Press Trust of India

Jammu’s famous Mahakali temple introduces dress code for visitors

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Jammu: Jammu and Kashmir’s renowned ‘Bawe Wali Mata’ temple management has introduced a dress code, urging visitors to dress “decently” and cover their heads and refrain from wearing shorts, miniskirts, ripped jeans and capri pants on the premises.

The dress code, a first-of-its-kind regulation in Jammu city, was found posted as a notice near the entrance of the famous Kali temple located in the Bahu Fort area of Jammu.

The move follows similar measures by several temples in Nagpur, the Radharani temple in Barsana and the Hanuman Dham in Shamli.

The notice at the ‘Bawe Wali Mata’ temple requests visitors to dress “decently” and cover their heads before entering the temple premises while also prohibiting half-pants, bermuda shorts, miniskirts, night suits, ripped jeans and capri pants within the temple grounds.

According to the notice written in Hindi, the management aims to maintain the sanctity of the shrine and seeks the cooperation of devotees in adhering to the dress code.

Speaking to PTI about the move, head priest Mahant Bitta said, “It is not an order. It is an advisory. It is requested that all devotees visiting the temple follow certain discipline. People have of late turned the temple into a picnic spot.”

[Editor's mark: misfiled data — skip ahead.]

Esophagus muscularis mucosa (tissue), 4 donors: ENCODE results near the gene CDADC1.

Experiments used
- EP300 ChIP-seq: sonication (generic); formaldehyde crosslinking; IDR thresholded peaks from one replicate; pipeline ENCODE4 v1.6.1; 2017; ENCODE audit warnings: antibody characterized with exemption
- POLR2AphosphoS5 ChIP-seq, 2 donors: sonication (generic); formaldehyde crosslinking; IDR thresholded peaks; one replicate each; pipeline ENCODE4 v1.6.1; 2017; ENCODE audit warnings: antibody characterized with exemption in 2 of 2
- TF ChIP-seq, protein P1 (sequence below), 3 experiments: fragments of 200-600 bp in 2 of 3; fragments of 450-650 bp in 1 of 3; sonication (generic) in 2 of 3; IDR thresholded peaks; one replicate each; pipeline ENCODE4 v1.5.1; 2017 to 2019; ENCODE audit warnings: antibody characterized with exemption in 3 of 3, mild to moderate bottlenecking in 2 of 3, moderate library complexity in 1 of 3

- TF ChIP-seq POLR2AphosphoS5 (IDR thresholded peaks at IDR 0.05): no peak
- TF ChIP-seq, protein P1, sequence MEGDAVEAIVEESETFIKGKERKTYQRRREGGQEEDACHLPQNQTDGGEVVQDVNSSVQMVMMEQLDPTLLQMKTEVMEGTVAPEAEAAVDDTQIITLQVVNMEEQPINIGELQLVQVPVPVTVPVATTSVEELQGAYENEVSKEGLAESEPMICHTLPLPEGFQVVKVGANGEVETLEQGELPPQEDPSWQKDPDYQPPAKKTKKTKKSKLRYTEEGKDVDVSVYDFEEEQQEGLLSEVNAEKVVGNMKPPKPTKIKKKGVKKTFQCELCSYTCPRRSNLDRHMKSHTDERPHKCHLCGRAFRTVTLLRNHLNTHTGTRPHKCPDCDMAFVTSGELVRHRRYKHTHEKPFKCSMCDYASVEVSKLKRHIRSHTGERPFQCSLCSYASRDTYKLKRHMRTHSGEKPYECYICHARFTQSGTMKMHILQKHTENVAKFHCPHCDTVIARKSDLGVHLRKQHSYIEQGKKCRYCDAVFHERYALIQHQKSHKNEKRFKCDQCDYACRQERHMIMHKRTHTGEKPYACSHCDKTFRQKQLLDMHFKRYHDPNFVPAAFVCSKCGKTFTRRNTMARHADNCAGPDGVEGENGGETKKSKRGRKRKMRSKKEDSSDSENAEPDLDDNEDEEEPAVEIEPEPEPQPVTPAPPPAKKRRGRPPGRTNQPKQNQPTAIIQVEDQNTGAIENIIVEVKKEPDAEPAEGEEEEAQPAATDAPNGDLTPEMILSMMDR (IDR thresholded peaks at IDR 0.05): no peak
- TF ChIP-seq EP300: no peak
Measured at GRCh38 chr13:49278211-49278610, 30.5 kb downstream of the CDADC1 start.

The priest emphasized the importance of following a proper and traditional dress code while entering the temple premises, saying visitors should wear respectable attire and cover their heads as a sign of reverence.

The temple management has stationed several staff members at the gate to educate visitors about the dress code. “We have kept head cloth and longis at the gate for visitors. Nobody is being forced to wear it,” the head priest said.

Many devotees said they were happy with the dress code and commended temple authorities for the move.

Dhananjay Patil of Uttar Pradesh said devotees should religiously comply with the dress code and cover their heads when visiting the temple. “It is good for the revival of Hindu samskaras and I welcome it,” he told PTI.

Manmeet Kour, another visitor, too welcomed the decision and said it should be implemented in letter and spirit. The temple premises should not be treated as a picnic place, she added.

Several other devotees also expressed their approval of the dress code and said wearing clean and appropriate clothes and covering one’s head is an integral part of the customs to be observed during temple visits and religious events.

Brig R S Langeh (retired), president of the Jammu and Kashmir Dharmarth Trust, told PTI that if other temples too want to impose similar dress codes, the matter should be discussed. “We have temples in Kashmir where a large number of foreigners come to visit daily and imposing a dress code will mean denying them the opportunity to visit,” he stressed.


Press Trust of India

Press Trust of India is lead news agency of India

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